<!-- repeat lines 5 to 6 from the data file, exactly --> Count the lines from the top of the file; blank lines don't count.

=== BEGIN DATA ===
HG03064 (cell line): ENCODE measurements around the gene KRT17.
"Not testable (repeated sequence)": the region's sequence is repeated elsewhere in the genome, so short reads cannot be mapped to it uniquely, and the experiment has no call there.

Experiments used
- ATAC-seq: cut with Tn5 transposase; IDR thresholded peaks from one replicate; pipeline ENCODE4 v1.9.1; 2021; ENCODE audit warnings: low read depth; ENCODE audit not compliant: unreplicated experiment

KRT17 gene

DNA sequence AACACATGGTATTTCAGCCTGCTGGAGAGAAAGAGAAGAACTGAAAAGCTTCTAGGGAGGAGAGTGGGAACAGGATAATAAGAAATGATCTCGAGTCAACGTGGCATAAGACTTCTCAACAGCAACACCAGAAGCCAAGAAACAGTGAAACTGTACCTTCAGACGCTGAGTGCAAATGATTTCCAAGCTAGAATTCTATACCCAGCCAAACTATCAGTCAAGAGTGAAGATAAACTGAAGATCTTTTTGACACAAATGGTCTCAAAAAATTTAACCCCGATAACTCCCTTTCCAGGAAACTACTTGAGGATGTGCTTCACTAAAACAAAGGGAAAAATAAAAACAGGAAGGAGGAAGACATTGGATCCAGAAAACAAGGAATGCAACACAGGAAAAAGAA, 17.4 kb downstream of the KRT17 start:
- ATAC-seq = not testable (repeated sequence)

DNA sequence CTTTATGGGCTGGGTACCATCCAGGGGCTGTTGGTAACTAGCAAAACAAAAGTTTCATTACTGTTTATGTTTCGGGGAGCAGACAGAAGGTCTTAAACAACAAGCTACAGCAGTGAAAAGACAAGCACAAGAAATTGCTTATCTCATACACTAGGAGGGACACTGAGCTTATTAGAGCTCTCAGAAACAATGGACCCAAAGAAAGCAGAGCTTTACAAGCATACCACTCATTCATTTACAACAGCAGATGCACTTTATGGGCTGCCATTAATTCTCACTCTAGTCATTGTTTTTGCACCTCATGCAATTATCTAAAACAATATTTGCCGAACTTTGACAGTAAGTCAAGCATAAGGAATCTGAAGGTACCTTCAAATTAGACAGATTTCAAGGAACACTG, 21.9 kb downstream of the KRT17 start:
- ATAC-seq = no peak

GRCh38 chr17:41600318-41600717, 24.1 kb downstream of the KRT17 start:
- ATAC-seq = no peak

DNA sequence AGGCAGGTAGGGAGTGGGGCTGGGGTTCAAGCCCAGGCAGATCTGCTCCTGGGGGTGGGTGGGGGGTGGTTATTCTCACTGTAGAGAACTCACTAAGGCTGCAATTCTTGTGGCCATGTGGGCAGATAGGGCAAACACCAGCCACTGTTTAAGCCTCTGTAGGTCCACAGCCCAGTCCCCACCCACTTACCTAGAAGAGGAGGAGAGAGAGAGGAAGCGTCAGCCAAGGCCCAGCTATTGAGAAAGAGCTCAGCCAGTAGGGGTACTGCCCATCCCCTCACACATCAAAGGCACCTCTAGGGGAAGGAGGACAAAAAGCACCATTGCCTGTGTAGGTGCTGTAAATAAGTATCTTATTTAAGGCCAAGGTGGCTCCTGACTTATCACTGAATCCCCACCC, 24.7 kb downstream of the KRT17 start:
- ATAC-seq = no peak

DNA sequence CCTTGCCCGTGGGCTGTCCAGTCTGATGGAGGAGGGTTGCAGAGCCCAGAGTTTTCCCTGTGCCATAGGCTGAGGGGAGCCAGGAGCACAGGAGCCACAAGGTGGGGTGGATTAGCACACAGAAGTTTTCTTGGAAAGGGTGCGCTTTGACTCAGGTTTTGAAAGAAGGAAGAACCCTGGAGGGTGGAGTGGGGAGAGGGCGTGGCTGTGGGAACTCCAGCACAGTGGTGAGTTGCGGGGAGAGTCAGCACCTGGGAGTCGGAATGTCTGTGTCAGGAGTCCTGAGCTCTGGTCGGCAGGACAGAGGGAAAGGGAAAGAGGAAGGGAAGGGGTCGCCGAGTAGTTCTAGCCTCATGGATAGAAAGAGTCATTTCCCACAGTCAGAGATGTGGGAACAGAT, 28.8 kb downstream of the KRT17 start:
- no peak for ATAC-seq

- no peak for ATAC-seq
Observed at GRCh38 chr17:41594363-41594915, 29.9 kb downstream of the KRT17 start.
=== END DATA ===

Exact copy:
KRT17 gene

DNA sequence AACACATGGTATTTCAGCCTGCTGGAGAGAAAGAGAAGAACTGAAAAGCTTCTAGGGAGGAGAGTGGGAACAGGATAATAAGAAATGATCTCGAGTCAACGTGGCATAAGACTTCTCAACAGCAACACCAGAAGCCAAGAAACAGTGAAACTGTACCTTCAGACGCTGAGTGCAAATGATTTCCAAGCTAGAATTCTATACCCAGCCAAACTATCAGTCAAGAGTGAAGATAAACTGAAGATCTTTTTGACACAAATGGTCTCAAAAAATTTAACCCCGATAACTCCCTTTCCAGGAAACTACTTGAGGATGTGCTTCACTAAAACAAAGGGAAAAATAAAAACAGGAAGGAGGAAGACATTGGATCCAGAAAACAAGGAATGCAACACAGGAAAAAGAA, 17.4 kb downstream of the KRT17 start: